Home! ::happydance::

Posted by T. Greg Doucette on Dec 29, 2010 in The 2L Life | Subscribe

After a trip up that went a lot faster than the ride down, I’m finally back home in Durham :spin:

Lots to write about tomorrow and over the next few days, including a quick rundown of what has become the most stellar vacation week ever in the history of my life, along with my $.02 on last week’s net “neutrality” vote by the FCC, my New Year’s resolutions, a (finally) updated Site Stats entry, and a bunch of other stuff I’ve got partially drafted but never seem to actually get around to finishing in a timely-enough fashion for y’all to read it :beatup:

Until then, I want y’all to read this entry from Jack Whittington over at World Wide Whit. It’s one of his older pieces but highlights a philosophy he shares along with myself and Keith Lee at An Associate’s Mind — and you’ll be seeing it again and again over the year(s) ahead :)

And then take a non-law-related detour to check out this great highlights video from N.C. State’s 23-7 stomping of WVU in the Champs Bowl yesterday ;) :D

More tomorrow! Good night y’all!

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2 Comments

Va.
Dec 31, 2010 at 12:37 PM

Glad you’re having fun! Noticed you didn’t congratulate another school down the road on their bowl win. ;)

Gotta say I wasn’t a fan of the World Wide Whit though. He believes that if you’re willing to work hard enough, you will do great in law school. (False. Lots of people at the top of the class don’t work nearly as hard as people at the bottom.) And if you work hard enough, you will be a great lawyer. (Also false.) Hard work and the willingness to keep going are certainly virtues, but going to law school with the mindset that because you are there for the “right” reasons you have an edge over everyone else (oh, so you who have never practiced law really, really want to be a lawyer? you will be a great success!), does a disservice to everyone (including potential future clients). The logic of this view is baffling.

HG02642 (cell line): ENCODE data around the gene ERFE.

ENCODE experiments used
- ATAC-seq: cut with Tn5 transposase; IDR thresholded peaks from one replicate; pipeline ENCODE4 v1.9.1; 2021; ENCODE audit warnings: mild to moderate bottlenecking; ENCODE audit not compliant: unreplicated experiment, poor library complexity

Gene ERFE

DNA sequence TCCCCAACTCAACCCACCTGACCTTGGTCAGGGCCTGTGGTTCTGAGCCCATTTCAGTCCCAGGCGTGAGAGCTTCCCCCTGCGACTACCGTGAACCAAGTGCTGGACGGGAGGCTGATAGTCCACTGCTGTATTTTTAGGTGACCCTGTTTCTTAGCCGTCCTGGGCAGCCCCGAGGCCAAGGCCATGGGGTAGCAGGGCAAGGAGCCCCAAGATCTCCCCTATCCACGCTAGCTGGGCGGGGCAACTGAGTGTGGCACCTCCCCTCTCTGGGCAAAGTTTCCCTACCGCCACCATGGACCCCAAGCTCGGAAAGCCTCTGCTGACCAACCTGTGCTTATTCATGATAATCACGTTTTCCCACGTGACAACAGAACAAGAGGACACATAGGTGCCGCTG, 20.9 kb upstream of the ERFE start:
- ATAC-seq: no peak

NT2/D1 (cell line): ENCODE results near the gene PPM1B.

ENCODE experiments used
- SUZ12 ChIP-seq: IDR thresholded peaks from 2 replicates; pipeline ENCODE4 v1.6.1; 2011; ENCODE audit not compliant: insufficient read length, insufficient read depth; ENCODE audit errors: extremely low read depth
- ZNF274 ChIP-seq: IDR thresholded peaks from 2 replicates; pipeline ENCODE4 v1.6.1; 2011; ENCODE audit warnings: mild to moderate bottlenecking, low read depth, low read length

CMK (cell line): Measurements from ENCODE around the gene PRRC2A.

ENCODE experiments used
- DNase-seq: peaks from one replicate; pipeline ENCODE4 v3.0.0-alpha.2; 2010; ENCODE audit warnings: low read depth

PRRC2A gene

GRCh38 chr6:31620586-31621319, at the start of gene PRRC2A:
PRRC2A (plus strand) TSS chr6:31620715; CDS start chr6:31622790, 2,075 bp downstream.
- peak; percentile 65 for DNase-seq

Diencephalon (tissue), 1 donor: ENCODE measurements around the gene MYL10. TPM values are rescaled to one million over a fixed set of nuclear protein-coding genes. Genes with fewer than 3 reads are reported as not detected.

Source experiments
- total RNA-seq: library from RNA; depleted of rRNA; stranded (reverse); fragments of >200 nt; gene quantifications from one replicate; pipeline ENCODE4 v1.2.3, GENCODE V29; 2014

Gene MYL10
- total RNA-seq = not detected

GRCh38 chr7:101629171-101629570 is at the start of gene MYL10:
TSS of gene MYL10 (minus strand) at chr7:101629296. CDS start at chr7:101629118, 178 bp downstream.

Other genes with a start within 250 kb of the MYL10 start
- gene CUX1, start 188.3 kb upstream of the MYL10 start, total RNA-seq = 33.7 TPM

I think the realist optimists are only realist about external factors (the economy means I will just have to work harder!) and too few fail to do a hard self assessment — am I really as great as I think I am? If the realist optimists were ACTUALLY realists, I’d buy the philosophy. But most of them (judging from Whit & his commenters) are just egocentric optimists (things will work out for me but not those cynical pessimists who just aren’t willing to work hard enough!) who ignore critical assessments that are inconsistent with their world views. Instead of empathizing, they attribute negative personal characteristics to people who don’t succeed as a means of distinguishing themselves and retaining their optimism.

What I think makes you actually closer to a realistic optimist than the Whit crew is that despite your (admittedly large) ego, you have a pretty fair assessment of your weaknesses and tend to more accurately assess your failures and successes. But I would hope that the philosophy you’re developing is not really that similar to Whit’s.


 
TDot
Jan 7, 2011 at 12:20 PM

Hey now, I wished them congratulations on a Facebook status. For me that was *more* than enough :P

I’ll concede I never did read through the comments on Whit’s entry — they weren’t there when I first read the post awhile back, and me revisiting it this time was more just to find the link than to actually pay attention :beatup:

I agree with your points generally (“realistic optimism” shouldn’t be thinly-veiled Pollyanna-ism), but I think my affinity for the post is in the broad contours of what Whit’s trying to outline even if it’s not quite perfect yet. Going through the snippets of the blogosphere I frequent, and even the mainstream media to an extent, there’s this huge either-or in reporting: law school is either the single greatest thing you will ever do in your life, or “OMFG YOU’RE ALL GOING TO DIIIIIEEEEEEEE!!!” :) It really reminds me of the political environment nowadays, and trying to find a sensical middle ground somewhere is/should be important.

Maybe over the weeks/months ahead I can present a complementary-but-more-moderated perspective :D


 

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